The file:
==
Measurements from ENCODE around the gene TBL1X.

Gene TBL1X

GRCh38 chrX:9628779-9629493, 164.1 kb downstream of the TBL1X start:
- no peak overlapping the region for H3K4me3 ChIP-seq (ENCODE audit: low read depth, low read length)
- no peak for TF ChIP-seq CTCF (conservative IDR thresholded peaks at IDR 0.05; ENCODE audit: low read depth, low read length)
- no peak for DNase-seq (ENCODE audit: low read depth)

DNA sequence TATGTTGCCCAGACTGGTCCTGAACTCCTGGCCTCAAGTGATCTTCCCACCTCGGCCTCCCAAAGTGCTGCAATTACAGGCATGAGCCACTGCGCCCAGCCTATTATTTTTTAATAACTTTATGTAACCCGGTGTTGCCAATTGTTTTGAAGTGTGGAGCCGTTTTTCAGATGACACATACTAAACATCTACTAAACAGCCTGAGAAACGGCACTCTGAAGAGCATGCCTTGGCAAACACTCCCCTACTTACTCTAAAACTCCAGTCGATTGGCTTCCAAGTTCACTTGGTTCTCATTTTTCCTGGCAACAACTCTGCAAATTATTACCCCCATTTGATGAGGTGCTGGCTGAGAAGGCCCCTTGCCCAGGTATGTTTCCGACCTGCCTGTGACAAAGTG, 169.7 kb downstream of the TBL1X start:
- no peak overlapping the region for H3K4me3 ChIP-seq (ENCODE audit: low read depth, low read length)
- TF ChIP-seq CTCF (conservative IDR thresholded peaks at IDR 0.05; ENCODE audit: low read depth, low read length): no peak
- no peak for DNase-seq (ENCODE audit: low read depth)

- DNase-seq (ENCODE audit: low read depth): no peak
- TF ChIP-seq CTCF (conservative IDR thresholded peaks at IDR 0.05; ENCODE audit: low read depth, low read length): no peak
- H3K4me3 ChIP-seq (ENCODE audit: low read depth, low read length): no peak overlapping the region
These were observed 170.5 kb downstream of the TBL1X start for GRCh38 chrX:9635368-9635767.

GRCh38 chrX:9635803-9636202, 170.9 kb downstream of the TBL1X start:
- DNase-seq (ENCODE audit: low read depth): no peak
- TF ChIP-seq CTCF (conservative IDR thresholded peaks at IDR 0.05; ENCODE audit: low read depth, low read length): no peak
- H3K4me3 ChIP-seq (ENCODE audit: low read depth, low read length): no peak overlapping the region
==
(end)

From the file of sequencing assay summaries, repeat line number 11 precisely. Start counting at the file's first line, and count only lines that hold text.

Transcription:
- DNase-seq (ENCODE audit: low read depth): no peak